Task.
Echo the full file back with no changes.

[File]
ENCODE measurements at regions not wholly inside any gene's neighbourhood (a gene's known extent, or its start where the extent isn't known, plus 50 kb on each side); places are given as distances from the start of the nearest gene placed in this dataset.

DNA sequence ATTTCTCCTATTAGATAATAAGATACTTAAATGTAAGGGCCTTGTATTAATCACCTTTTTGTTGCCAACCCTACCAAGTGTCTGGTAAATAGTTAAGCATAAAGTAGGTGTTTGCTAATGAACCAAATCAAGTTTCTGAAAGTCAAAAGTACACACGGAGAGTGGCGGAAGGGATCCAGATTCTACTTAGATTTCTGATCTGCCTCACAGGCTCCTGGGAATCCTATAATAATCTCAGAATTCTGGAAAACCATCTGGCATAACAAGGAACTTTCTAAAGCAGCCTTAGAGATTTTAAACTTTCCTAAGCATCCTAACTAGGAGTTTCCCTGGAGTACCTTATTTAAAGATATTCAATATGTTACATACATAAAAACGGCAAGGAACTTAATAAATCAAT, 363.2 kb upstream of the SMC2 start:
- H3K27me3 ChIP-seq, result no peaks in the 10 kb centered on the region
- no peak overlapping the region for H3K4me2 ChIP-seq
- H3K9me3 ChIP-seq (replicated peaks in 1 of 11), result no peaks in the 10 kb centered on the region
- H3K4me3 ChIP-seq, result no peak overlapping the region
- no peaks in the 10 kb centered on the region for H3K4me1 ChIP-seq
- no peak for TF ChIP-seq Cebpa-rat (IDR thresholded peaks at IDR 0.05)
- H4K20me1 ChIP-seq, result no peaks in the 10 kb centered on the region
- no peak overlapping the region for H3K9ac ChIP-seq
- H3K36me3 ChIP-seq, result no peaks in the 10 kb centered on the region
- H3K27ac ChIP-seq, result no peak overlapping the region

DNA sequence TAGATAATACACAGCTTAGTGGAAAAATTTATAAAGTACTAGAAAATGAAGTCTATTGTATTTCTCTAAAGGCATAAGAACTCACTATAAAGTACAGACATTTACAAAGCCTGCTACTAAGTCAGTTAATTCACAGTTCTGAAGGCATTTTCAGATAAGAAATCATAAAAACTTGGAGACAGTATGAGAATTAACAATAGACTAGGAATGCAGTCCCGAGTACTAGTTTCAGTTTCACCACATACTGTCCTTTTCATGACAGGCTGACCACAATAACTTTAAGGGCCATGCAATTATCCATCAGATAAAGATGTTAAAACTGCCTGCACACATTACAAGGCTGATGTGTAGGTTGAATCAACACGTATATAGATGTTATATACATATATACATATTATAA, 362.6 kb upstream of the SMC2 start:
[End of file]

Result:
ENCODE measurements at regions not wholly inside any gene's neighbourhood (a gene's known extent, or its start where the extent isn't known, plus 50 kb on each side); places are given as distances from the start of the nearest gene placed in this dataset.

DNA sequence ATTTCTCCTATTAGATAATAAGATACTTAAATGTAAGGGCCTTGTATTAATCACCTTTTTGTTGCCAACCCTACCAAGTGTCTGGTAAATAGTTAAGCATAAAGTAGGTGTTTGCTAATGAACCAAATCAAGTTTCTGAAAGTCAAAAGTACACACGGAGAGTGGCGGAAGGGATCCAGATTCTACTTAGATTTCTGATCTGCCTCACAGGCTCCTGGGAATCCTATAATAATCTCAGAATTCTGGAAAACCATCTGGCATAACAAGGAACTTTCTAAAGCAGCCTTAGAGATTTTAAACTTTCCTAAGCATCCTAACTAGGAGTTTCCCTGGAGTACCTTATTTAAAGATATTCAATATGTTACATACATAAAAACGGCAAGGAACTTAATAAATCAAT, 363.2 kb upstream of the SMC2 start:
- H3K27me3 ChIP-seq, result no peaks in the 10 kb centered on the region
- no peak overlapping the region for H3K4me2 ChIP-seq
- H3K9me3 ChIP-seq (replicated peaks in 1 of 11), result no peaks in the 10 kb centered on the region
- H3K4me3 ChIP-seq, result no peak overlapping the region
- no peaks in the 10 kb centered on the region for H3K4me1 ChIP-seq
- no peak for TF ChIP-seq Cebpa-rat (IDR thresholded peaks at IDR 0.05)
- H4K20me1 ChIP-seq, result no peaks in the 10 kb centered on the region
- no peak overlapping the region for H3K9ac ChIP-seq
- H3K36me3 ChIP-seq, result no peaks in the 10 kb centered on the region
- H3K27ac ChIP-seq, result no peak overlapping the region

DNA sequence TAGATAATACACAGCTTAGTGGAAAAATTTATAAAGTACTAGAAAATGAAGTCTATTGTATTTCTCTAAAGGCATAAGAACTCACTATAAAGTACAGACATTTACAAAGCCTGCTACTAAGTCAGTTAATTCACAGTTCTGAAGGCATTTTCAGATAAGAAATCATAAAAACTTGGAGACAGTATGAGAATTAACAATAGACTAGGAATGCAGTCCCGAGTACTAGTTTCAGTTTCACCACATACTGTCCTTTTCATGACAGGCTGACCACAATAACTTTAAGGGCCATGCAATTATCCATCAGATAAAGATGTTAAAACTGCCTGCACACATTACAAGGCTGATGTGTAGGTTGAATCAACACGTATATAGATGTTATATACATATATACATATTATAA, 362.6 kb upstream of the SMC2 start: